Eating Healthy is not just a passing fad

Hong Kong has the potential to be a role model in food safety, says a renowned chef based in the city. Sourcing the best ingredients is key.

Cynthia Wan

Louis-Antoine Giroud who is hired to cook healthy food for patrons at IPC FoodLab does not have his mission confined to the fine dining establishment. His vision, no less ambiguous than the Government’s Policy Address is to push for Hong Kong to become a role model of food safety in the world.

Humbly located in the Fanling Industrial District, IPC FoodLab boasts gourmet European cuisines prepared in a slow-cook style with fresh, high-quality ingredients sourced from suppliers both in Hong Kong and from overseas. Plant-based sweetener, stevia instead of white sugar is used. Meat is carefully limited to the leaner selection of grass-fed poultry and cattle.

Championing the notion of farm-to-table, IPC’s top floor is a garden blooming with a range of crops, including calamansi, lemons, aromatic herbs, mushrooms, cherry tomatoes, ginger and pumpkins to edible flowers. The restaurant’s menu evolves around produce harvested on the roof top. Resonating the Chinese philosophy of eating according to the season, a healthy diet is based on eating produce which are prime at the time, such as asparagus, green beans , tomato, salad for summer for the warm weather and potato, mushroom, zucchini for the cold weather, Giroud recommended.

“Eating healthy is not a passing fad or a concept but the way of the life for every one of us,” said Giroud who was inspired by his grand-mother to become a chef when he was seven and has worked at top-end restaurants in different European cities and Shanghai. “If a chef doesn’t believe it. He will go for a simpler way to buy the ready-made items like stock and jam.”

“Sourcing the best ingredients is the key. What is a good chef without good farmers?” A chef should learn how to buy from the farmers directly,” he said.

For items the establishment cannot grow on its roof-top, its expert team of trained cooks buys from around 20 local farmers in the vicinity for mainly vegetable and fruits, such as beetroot, potato, carrot, apple and pear. Grass-fed veal, quail and rabbit are imported from France, lamb from the United Kingdom or New Zealand, and turkey from USA to complement the menu.

The team also provides the farmers with updated technological assistance and the latest know-how to help them to grow better produce without using fertilizers and chemicals. What concerns Giroud is not the quality of their produce but the lack of support and that some of them are in their advanced age.

“The farmers receive no support and resources from the Government. They don’t have the basic technology support, such as a fax machine,” Giroud said. “One farmer that we are working with has a son in his 60s and 70s. But he is not offering any help to his father.”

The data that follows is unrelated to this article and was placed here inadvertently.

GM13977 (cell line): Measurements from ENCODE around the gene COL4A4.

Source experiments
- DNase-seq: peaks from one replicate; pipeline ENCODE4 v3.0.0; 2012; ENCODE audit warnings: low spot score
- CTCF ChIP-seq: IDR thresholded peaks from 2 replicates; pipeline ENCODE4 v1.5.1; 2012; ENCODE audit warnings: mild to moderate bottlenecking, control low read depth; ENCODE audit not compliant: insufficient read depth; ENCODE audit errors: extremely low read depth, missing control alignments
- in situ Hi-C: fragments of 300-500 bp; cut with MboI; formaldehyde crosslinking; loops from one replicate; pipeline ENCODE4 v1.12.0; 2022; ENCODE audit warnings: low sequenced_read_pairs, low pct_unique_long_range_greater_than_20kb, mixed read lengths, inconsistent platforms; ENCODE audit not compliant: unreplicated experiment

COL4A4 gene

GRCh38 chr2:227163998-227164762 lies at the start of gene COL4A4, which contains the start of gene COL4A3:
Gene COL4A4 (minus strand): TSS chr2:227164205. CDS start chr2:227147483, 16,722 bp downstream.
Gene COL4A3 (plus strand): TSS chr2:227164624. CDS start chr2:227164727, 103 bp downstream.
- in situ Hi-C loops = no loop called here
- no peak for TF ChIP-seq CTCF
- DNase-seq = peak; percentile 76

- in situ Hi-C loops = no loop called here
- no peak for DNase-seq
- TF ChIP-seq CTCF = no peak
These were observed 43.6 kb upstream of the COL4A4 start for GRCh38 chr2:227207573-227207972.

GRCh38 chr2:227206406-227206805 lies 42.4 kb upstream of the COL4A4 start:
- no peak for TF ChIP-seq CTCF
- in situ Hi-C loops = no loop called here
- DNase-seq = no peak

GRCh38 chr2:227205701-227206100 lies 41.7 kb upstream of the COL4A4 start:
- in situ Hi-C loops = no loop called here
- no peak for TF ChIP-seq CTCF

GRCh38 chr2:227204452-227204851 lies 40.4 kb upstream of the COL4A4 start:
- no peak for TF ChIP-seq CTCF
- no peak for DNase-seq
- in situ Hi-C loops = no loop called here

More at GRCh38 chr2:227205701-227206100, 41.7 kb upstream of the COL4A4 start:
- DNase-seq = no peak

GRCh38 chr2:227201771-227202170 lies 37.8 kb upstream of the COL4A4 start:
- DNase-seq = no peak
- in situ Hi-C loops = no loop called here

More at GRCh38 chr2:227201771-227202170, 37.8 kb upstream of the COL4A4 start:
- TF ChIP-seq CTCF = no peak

“Hong Kong has the potential to be a role model in food safety for the world,” Giroud added. “It doesn’t mean that it can grow enough food to feed the world. But the high quality standards and strong rule of law the city represents and adheres to are conducive for food safety development.”

“We can ensure the food is safe for consumption by taking samples from the local farmers and have them tested by the certified laboratories,” Giroud said. “People now buy their food from supermarkets which have lost their freshness and taste during the transportation. How can people have real, nutritious food anymore?”

“I am on a mission to promote getting food directly from local farmers not the sake of myself but our next generation,” said Giroud, indicating that his three-years-old son is his motivation.

According to Giroud’s estimation, Hong Kong can grow enough vegetable and fruits for local consumption if the Government makes effort to preserve and promote the remaining cultivable land. “The current state of quality of the soil is acceptable but it’s under threat from urban development.”

During a recent visit by Chief Executive Leung Chun-ying and his wife to IPC, Giroud seized the chance to present his vision to him. Leung replied to Giroud that the Government is trying hard as it can in this regard. “Well, he has other things on his mind,” Giroud said.

The Fanling outlet which is a 15-minutes car ride from border of mainland China is also a place to educate the public. When mainland tourists come to dine there with their suitcases, Giroud who worked at an upscale food stall in a Hong Kong supermarket chain in Shanghai takes time to talk and discuss with them about eating healthy.

IPC won the Best Restaurant 2014/2015 awarded by Go Green Monday, and Giroud is proud of it even though it is not a Michelin star. And the “likes” on IPC’s Facebook page speak volume.


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